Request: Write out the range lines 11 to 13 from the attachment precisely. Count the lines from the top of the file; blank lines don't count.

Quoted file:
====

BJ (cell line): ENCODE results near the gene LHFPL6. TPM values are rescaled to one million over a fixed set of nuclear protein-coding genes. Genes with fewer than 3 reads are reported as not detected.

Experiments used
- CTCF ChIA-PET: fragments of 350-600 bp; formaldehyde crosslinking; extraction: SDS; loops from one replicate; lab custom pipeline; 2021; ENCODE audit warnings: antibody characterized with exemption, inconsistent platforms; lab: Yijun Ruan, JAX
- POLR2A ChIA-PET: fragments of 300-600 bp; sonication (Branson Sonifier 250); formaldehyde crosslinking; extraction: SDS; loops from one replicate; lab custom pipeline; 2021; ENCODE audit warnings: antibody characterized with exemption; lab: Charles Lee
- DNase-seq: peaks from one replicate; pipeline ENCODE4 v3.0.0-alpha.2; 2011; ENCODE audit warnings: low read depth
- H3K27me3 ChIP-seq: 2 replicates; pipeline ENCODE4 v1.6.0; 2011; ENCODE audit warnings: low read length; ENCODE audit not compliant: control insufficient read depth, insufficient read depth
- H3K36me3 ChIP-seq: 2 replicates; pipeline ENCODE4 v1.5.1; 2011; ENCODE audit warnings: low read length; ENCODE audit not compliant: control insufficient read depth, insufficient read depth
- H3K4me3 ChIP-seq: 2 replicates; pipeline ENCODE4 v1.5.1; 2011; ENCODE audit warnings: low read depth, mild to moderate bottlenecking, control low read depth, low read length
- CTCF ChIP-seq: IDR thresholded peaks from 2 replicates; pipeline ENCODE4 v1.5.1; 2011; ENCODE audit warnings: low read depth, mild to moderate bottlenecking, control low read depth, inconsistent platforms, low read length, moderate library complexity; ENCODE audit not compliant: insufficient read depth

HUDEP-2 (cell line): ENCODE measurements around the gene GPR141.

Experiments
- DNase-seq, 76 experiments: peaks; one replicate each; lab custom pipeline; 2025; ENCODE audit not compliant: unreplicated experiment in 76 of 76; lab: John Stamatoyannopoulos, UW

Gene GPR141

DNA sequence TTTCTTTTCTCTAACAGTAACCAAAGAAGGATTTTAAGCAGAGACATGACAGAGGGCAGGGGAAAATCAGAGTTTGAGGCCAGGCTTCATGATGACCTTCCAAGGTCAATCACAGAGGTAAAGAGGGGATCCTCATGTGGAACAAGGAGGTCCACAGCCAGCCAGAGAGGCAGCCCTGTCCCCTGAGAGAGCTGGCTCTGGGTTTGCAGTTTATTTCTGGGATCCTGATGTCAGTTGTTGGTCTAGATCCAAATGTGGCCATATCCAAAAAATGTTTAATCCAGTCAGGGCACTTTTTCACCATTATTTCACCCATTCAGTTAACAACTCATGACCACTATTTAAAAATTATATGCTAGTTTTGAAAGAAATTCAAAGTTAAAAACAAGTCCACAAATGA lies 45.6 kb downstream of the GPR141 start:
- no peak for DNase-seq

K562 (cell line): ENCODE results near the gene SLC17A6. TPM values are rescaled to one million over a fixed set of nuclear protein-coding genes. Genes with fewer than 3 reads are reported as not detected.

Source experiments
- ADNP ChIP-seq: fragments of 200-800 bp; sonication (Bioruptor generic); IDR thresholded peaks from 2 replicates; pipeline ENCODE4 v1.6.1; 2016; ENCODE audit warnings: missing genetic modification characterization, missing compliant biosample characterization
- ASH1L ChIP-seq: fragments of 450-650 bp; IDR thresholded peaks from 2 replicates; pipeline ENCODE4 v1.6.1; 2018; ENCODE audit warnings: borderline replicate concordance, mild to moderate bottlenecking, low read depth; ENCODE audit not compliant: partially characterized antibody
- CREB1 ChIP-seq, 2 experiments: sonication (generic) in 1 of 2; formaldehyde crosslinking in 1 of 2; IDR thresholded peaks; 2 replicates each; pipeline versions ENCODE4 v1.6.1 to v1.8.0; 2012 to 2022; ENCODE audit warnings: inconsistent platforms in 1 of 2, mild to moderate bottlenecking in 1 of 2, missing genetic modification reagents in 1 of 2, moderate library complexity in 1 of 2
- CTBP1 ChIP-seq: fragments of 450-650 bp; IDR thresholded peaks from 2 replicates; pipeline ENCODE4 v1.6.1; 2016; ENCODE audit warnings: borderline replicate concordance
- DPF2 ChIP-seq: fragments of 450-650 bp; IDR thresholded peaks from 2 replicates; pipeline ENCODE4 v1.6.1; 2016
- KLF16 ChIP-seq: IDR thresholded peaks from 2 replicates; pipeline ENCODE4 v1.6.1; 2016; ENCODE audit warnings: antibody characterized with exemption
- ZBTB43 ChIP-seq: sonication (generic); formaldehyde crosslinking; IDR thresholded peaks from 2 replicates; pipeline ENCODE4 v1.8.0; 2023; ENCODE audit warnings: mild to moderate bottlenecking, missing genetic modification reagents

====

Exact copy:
Experiments
- DNase-seq, 76 experiments: peaks; one replicate each; lab custom pipeline; 2025; ENCODE audit not compliant: unreplicated experiment in 76 of 76; lab: John Stamatoyannopoulos, UW

Gene GPR141